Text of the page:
The following is an excerpt from the California Budget Project’s report: Governor Releases May Revision: Tax Collections Down and Deeper Cuts Proposed, Highlighting Need for a Balanced Approach With Significant Additional Revenues. We have included information about cuts to the two programs most likely to impact Food Bank of Contra Costa and Solano clients directly: CalWORKS and Medi-Cal.To read the full report, visit http://cbp.org/pdfs/2012/120514_May_Revise.pdf.
Governor Jerry Brown released the May Revision to his proposed 2012-13 budget on May 14. The May Revision updates policy proposals, revenue projections, and estimated expenditures for the current year as well as the upcoming budget year, which begins on July 1. The May Revision estimates a two-year budget gap of $15.7 billion, up from a $9.2 billion gap as estimated in January. The May Revision identifies lower-than-anticipated tax collections as the primary cause of the widening gap. The Governor outlines $16.7 billion in “solutions” to close the budget gap and provide a $1.0 billion reserve. Spending reductions make up nearly half ($8.3 billion) of the “solutions.”
In addition, the May Revision assumes that voters pass a tax measure that the Governor is attempting to place on the November 2012 ballot. The measure would temporarily increase personal income tax rates on very-high-income Californians and boost the sales tax rate by one-quarter cent, raising an estimated $8.5 billion in 2011-12 and 2012-13 combined. The May Revision specifies $6.1 billion in spending cuts – primarily to schools, colleges, and universities – that would automatically take effect in January 2013 if voters do not approve the proposed tax measure in November.
Regardless of whether voters pass the tax measure, the May Revision proposes deeper cuts to the Medi-Cal and In-Home Supportive Services (IHSS) programs than those proposed in January. The May Revision also includes new proposals to reduce spending on state employee compensation by more than $400 million and to use the “cash assets” of redevelopment agencies – entities that were eliminated in February of this year – in order to offset $1.4 billion in state spending for schools and community colleges in 2012-13.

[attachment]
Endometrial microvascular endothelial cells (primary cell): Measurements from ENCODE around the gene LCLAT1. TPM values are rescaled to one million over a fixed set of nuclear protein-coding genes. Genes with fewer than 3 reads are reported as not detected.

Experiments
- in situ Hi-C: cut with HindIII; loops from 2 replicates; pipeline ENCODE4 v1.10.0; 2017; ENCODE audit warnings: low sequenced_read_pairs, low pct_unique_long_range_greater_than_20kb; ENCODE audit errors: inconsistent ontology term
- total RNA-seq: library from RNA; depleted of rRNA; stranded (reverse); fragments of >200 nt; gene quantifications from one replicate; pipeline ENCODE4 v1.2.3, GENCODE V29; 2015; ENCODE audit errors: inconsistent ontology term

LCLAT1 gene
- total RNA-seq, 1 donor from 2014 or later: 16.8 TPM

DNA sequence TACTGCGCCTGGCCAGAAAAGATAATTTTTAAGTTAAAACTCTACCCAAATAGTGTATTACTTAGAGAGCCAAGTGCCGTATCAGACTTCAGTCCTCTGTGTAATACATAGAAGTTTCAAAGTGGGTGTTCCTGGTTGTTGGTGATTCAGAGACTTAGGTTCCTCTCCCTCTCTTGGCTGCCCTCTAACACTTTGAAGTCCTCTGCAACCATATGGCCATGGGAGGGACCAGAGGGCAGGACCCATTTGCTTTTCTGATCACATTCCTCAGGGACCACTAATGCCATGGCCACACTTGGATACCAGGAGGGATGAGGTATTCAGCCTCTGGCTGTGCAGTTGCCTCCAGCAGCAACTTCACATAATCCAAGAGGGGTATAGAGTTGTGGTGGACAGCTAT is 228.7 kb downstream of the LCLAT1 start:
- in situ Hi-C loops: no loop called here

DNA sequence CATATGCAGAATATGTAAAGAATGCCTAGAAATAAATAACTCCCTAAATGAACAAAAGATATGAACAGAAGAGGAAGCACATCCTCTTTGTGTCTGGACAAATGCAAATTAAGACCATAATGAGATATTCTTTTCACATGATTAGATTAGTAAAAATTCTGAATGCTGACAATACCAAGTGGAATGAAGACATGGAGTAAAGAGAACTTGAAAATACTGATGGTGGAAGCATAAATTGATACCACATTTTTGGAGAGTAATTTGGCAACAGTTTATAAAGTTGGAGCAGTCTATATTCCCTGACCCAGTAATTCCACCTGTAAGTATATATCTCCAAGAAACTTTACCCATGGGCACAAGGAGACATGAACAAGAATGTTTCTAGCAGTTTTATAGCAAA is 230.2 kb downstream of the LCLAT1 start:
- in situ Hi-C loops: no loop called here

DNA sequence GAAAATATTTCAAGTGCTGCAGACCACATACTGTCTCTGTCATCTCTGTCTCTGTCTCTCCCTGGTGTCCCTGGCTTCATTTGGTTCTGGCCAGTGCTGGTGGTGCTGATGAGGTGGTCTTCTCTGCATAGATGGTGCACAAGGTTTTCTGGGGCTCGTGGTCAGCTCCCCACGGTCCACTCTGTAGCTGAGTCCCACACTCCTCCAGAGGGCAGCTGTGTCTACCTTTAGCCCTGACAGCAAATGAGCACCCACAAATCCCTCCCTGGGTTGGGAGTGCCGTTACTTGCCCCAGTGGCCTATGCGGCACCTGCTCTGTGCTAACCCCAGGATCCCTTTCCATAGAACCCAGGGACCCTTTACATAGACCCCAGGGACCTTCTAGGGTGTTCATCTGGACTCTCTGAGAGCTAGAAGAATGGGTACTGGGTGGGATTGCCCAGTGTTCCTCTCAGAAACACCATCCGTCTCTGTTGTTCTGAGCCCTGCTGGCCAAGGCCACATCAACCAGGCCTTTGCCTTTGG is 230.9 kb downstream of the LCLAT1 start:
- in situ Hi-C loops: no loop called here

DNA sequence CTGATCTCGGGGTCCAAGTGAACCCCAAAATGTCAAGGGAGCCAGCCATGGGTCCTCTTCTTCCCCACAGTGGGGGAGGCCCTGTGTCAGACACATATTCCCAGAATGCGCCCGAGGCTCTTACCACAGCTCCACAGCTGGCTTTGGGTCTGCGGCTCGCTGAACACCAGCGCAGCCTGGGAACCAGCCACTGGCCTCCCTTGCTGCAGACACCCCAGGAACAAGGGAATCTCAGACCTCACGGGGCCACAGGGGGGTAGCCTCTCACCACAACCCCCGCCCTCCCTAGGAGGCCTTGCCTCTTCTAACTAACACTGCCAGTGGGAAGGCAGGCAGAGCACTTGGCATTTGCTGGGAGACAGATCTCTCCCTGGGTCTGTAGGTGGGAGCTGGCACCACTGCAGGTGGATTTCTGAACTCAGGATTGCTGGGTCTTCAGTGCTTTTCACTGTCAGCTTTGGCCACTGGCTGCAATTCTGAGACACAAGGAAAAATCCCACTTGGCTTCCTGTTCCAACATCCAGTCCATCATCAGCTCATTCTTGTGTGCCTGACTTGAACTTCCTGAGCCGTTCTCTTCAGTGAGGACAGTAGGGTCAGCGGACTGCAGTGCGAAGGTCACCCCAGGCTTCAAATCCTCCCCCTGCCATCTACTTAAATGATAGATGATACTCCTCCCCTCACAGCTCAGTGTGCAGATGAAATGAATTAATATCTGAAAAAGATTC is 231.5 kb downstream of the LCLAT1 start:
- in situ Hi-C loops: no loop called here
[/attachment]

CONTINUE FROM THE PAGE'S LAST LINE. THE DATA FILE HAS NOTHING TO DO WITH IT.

The Governor’s $16.7 billion in budget “solutions” include:
- $8.3 billion in spending reductions, including a $1.2 billion cut to Medi-Cal, an $879.9 million reduction to the California Work Opportunity and Responsibility to Kids (CalWORKs) Program, and deep cuts to IHSS, child care, the courts, and the Cal Grant college financial aid program;
- $5.9 billion in additional revenues, nearly all of which is attributable to the proposed tax measure;
- $2.5 billion in fund shifts, loan payment deferrals, borrowing from special funds, and other onetime measures; and
- A $1.0 billion reserve.
The following update provides a “quick and dirty” summary of key provisions of the May Revision.
California Work Opportunity and Responsibility to Kids (CalWORKs) Program
The May Revision includes most of the deep cuts proposed in January for the CalWORKs Program, which provides cash assistance for 1.1 million low-income children while helping parents to find jobs and overcome barriers to employment. The May Revision retains the Governor’s proposed CalWORKs restructuring, while making modifications that reduce the 2012-13 cuts to $879.9 million, slightly less than the $946.2 million reduction proposed in January.
The May Revision maintains the Governor’s January proposal to shift more than 1 million seniors and people with disabilities who currently qualify for both Medi-Cal and Medicare – so-called “dual eligibles” – from fee-for-service Medi-Cal into managed care. However, the May Revision modifies or clarifies the original proposal in a number of ways, including phasing in the integration of long-term care services as each county transitions into managed care, delaying the implementation date from January 1 to March 1, 2013, and specifying that IHSS participants would continue to “select and direct” their home care provider. The proposal, as modified by the May Revision, is estimated to reduce state spending by $663.3 million in 2012-13 and by $887 million per year when fully implemented. However, budget documents indicate that implementation would depend on achieving a “six-month stable enrollment period,” as well as on securing an agreement with the federal government that would allow the state to share 50 percent of the Medicare savings that result from this proposal.